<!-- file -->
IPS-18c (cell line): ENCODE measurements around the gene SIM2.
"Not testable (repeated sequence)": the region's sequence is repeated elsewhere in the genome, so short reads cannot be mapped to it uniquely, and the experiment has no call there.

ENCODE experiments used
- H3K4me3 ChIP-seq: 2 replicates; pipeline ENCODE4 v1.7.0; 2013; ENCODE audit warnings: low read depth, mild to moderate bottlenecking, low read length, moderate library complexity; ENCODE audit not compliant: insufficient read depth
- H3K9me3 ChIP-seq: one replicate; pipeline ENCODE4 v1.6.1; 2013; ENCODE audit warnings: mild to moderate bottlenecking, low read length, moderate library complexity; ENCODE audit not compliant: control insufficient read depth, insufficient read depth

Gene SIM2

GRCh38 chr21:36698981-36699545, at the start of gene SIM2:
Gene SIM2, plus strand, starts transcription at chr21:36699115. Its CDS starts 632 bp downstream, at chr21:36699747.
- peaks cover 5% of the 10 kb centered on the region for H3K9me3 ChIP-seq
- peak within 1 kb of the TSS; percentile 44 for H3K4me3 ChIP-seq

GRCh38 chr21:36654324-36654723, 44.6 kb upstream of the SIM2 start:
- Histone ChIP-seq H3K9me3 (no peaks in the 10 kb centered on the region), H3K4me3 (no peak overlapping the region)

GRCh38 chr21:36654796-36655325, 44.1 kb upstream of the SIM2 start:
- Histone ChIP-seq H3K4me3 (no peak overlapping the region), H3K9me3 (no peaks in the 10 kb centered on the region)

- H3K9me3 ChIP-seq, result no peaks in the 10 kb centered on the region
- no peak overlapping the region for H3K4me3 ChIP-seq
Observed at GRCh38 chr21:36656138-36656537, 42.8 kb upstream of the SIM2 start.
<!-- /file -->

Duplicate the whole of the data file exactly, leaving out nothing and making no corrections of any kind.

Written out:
IPS-18c (cell line): ENCODE measurements around the gene SIM2.
"Not testable (repeated sequence)": the region's sequence is repeated elsewhere in the genome, so short reads cannot be mapped to it uniquely, and the experiment has no call there.

ENCODE experiments used
- H3K4me3 ChIP-seq: 2 replicates; pipeline ENCODE4 v1.7.0; 2013; ENCODE audit warnings: low read depth, mild to moderate bottlenecking, low read length, moderate library complexity; ENCODE audit not compliant: insufficient read depth
- H3K9me3 ChIP-seq: one replicate; pipeline ENCODE4 v1.6.1; 2013; ENCODE audit warnings: mild to moderate bottlenecking, low read length, moderate library complexity; ENCODE audit not compliant: control insufficient read depth, insufficient read depth

Gene SIM2

GRCh38 chr21:36698981-36699545, at the start of gene SIM2:
Gene SIM2, plus strand, starts transcription at chr21:36699115. Its CDS starts 632 bp downstream, at chr21:36699747.
- peaks cover 5% of the 10 kb centered on the region for H3K9me3 ChIP-seq
- peak within 1 kb of the TSS; percentile 44 for H3K4me3 ChIP-seq

GRCh38 chr21:36654324-36654723, 44.6 kb upstream of the SIM2 start:
- Histone ChIP-seq H3K9me3 (no peaks in the 10 kb centered on the region), H3K4me3 (no peak overlapping the region)

GRCh38 chr21:36654796-36655325, 44.1 kb upstream of the SIM2 start:
- Histone ChIP-seq H3K4me3 (no peak overlapping the region), H3K9me3 (no peaks in the 10 kb centered on the region)

- H3K9me3 ChIP-seq, result no peaks in the 10 kb centered on the region
- no peak overlapping the region for H3K4me3 ChIP-seq
Observed at GRCh38 chr21:36656138-36656537, 42.8 kb upstream of the SIM2 start.